Sounds like a very sort of the famously Elan musk game concept of first principles they’re going back to you know your way your your farm and everything so yeah, actually that’s that’s probably it’s a little bit of a different topic for Jupiter what we normally talk about on this podcast but i you know i think it’s it’s helpful for everyone to kind of understand what first principles what a first principles approach looks like. So you know if you could maybe if you could have done it before and can put it in a nutshell for people that would be helpful I think.


Colin Stuckert  14:41

Yeah, I’m a huge fan of first principles thinking I kind of self identify as a first principles thinker more now especially musk made a popular James clear has written about it a lot, and it’s become more of a thing. first principles are basically like the things you know for sure, right or for that are true like math is a first principle physics are first principles. And when you take those as the foundation, and you say, what can I build up from here rather than reasoning as much as from analogy, whereas most people reason from analogy, they say, Oh, well, this is the way it’s done, or this is what the sub industry is, or this is what the rocket industry is you have to buy 70 millionare ICBM, and that said, it must have like 20 million. And he just got to do that. So he had to literally reverse engineer from an atom by atom basis, right? And if most people don’t know the story, but this is very illustrative of this concept, he said, Well, what if I took an atom by atom basis? What would the cost be to build a rocket and then fill it with rocket fuel? Right. And what he found was, it was like a fraction of what the industry rate was going for, because you obviously had suppliers where they would source 1000s of parts, they would all build in a profit margin, right? And you were operating in this aerospace industry that does things a certain way. And he’s like, what if we just 3d manufacture the parts in house, and he’s like, wow, that was the big breakthrough. And he, and then the last launch, famously, the last launch was successful, they got a $3 billion contract for NASA, rest is history, etc. But it took him shopping around talking to aerospace people, talking people, government, and all them all telling him he’s crazy. This is how it’s done. There’s no way around it, blah, blah, blah. But that’s what that’s what every incumbent says about every new technology in the history of civilization.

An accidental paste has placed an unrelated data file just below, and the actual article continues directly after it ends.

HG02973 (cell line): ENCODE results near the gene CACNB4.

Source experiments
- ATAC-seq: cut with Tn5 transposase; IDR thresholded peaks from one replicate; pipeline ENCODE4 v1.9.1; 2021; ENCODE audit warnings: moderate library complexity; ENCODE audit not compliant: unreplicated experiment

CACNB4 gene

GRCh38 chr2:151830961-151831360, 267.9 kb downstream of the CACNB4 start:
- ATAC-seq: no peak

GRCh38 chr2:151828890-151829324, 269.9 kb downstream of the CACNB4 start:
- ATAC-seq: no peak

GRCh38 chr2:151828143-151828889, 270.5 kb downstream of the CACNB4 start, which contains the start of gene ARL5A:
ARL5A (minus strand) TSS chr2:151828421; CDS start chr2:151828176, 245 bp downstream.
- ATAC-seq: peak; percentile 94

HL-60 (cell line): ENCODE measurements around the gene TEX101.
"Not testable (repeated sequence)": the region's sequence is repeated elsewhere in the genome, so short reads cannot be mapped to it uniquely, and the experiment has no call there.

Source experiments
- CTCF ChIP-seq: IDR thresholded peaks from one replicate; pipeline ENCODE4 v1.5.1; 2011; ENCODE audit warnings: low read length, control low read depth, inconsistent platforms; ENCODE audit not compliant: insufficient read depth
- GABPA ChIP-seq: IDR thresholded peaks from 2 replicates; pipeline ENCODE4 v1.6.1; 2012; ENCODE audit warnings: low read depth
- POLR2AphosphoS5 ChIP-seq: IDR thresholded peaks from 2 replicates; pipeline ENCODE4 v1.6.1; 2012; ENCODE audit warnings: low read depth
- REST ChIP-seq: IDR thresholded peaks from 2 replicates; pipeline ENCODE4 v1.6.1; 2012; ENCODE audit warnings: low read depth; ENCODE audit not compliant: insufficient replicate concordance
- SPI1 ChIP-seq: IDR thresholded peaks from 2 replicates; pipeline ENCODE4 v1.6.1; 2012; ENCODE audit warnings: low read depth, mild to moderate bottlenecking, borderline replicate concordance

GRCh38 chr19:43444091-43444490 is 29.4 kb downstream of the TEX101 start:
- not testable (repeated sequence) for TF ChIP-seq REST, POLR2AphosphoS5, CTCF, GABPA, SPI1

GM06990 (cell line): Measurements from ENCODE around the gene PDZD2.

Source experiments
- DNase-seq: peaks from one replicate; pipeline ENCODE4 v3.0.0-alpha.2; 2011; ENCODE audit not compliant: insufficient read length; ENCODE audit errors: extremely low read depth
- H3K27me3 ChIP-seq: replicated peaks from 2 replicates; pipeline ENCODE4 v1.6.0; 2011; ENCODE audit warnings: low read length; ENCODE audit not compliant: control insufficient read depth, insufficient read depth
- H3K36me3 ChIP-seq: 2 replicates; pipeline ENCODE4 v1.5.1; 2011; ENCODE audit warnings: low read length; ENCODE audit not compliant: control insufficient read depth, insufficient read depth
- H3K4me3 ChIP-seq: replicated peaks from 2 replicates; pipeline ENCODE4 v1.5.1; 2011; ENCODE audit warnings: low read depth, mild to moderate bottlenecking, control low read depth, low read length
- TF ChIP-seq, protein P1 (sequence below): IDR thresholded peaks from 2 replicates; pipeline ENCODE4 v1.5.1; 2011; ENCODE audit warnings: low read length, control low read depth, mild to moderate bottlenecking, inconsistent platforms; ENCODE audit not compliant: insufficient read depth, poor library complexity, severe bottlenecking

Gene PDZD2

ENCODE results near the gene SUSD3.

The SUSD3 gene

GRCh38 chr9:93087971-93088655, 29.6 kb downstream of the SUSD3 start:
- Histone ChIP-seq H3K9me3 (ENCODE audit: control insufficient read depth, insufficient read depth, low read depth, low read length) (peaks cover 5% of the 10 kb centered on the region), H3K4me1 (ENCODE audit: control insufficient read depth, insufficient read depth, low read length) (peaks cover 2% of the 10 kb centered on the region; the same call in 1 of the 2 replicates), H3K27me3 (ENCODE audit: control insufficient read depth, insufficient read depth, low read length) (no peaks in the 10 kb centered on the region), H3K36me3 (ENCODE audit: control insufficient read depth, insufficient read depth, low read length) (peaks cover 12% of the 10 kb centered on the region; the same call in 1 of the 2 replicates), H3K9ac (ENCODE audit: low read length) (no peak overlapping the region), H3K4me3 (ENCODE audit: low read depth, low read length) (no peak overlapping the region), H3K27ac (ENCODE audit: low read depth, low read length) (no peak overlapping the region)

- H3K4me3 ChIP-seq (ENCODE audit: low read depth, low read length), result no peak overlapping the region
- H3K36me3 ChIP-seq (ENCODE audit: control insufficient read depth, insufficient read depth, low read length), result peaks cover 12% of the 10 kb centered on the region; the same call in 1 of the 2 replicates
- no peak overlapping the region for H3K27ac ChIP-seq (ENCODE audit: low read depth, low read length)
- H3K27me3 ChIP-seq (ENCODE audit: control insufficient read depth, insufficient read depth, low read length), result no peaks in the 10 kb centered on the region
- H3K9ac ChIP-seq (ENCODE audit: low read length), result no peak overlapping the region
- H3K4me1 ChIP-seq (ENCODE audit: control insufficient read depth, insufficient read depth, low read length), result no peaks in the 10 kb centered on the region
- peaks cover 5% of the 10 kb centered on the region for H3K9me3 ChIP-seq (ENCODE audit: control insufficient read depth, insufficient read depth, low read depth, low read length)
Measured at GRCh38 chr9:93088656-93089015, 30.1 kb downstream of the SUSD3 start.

Doug Lotz  16:19

I’m laughing because I had worked in as an aerospace supplier. So I know like the layers upon layers upon layers. Got to make a profit. Right? goes all the way up. So yeah, cool, thank you for that just sort of wanted to bring that topic in. So people could kind of maybe get interested in and go off on their own. But to bring it back to sort of health and wellness a little bit more. I want to talk about diets. And when I say diets, I don’t mean weight loss techniques, but like full time strategies for what food you put in your body. So So first, I want to check I believe you either were or are but are you practicing a carnivore diet at this point.


Colin Stuckert  17:04

I wouldn’t call it a carnivore because of any defined carnivore. Most people think of like just animals only. Yeah, but in my mind, carnivore, ancestral senses, even the hunter gatherers, or ancestors that would have eaten mostly meat, like it, let’s say the Plains Indians that could have hunted Buffalo and basically eaten meat every single day. Even for those sub sects of hunter gatherers, they would have still eating plants, and there would have been spices and fruits and honey and like, you know.


Doug Lotz  17:30

I was gonna challenge you, if you didn’t say, you’re gonna eat all meat, you don’t always eat only. Exactly


Colin Stuckert  17:37